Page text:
should plot holders have more than 1 plot?

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maggienetball
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should plot holders have more than 1 plot?

Post: # 91123Post maggienetball »

We're coming up to our AGM on the allotments and I have added a new item to the agenda.

Should plot holders (that currently only have 1 plot) be allowed to request/go on the waiting list for another?

The problem I have (I manage the waiting list) is that there seems to be a long wait for allotments in Torbay (about 3 years I'm told) and our allotment association doesn't advertise and therefore doesn't get a very big waiting list. Most people get allocated within 6 months to a year.

Now, however, what with the advent of our website, my promotion of our sites and links to other groups, we have a growing waiting list. I have had numerous requests from existing holders for additional plots, but should they get 2 when someone else is getting none?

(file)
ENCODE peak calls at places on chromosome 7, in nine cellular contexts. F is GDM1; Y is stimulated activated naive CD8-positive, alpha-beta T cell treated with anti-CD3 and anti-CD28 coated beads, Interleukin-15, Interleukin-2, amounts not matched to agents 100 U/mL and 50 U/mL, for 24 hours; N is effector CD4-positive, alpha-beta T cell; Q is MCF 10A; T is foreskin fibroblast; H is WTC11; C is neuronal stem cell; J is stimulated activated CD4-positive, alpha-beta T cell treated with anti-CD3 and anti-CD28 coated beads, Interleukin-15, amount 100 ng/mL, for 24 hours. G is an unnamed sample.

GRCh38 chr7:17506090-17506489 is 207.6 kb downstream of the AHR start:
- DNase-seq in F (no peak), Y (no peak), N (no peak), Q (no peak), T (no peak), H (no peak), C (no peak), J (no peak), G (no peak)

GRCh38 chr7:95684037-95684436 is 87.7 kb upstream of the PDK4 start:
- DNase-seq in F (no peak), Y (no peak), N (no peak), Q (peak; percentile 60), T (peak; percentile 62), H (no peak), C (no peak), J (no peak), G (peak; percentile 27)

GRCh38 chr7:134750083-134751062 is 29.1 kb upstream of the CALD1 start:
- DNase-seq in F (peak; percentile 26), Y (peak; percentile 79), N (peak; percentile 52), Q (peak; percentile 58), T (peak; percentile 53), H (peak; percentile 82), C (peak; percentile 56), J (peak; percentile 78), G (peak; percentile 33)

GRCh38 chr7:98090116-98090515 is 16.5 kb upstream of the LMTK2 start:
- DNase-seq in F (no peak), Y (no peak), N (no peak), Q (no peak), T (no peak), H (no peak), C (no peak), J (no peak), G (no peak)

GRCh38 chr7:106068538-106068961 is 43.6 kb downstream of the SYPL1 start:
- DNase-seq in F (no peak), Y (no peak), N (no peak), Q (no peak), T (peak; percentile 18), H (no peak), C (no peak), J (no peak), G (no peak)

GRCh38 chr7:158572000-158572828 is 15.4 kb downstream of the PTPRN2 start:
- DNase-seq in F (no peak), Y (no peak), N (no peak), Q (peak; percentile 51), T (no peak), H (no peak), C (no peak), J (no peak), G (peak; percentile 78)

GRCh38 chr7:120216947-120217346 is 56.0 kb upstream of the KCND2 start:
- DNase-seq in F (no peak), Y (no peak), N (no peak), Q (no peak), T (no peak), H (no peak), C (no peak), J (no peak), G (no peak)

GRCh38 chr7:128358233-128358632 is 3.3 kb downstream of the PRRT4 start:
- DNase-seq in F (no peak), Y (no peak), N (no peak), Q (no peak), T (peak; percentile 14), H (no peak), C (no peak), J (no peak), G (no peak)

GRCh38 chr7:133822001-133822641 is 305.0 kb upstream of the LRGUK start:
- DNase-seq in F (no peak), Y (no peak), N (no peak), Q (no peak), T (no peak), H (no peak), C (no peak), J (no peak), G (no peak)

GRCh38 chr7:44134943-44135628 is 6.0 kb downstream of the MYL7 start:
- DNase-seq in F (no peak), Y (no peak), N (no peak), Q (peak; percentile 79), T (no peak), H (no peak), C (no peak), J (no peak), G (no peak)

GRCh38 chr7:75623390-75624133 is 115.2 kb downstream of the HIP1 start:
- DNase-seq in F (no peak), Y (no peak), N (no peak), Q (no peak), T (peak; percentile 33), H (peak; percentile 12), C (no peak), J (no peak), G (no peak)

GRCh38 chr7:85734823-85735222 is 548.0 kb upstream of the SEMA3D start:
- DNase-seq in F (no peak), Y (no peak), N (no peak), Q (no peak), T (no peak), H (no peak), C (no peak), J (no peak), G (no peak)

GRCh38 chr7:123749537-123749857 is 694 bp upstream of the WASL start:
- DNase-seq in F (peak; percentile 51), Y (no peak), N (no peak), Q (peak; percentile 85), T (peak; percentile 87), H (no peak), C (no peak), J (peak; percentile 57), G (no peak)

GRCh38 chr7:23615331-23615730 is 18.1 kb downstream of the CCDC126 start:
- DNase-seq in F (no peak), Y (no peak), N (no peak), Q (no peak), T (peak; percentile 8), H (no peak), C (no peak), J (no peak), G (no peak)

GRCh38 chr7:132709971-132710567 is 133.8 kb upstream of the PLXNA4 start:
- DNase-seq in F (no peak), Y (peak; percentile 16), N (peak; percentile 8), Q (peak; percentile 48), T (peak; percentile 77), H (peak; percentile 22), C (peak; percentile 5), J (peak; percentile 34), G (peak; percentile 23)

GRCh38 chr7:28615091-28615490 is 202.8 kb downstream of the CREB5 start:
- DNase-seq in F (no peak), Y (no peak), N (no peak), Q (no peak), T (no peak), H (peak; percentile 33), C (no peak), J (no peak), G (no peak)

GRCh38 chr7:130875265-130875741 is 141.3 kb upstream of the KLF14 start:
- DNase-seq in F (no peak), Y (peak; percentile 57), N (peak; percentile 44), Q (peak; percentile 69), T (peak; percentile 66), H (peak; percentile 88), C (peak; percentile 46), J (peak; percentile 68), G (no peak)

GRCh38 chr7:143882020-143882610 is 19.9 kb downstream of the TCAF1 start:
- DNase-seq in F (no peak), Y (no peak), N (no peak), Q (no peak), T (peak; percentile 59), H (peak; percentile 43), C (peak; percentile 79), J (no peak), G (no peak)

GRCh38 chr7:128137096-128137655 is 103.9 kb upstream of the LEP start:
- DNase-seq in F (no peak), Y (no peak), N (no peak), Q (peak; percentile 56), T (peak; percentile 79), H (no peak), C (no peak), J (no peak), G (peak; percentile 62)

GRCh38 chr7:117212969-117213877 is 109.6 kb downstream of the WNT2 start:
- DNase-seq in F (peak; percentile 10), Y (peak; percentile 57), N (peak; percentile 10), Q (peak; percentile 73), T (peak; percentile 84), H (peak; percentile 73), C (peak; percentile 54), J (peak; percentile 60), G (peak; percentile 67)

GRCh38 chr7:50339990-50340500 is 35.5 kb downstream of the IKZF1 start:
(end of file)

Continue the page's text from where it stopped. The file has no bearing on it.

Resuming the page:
A few old hands on our site have 2 plots, and 1 person has 3. All have had them for over 5 years and manage them well.

I'd be interested in what people think and will take the opinion results to the AGM when presenting the case before the vote.

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Hawthorn
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Post: # 91127Post Hawthorn »

I think they should only get two plots if there isn't a waiting list for people for their first, if that makes sense :)

ina
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Post: # 91141Post ina »

Could you maybe make a distinction between "single" applicants and those with a family? Naturally, a family would need more space to grow enough for all of them... In that case several members of the family could apply separately.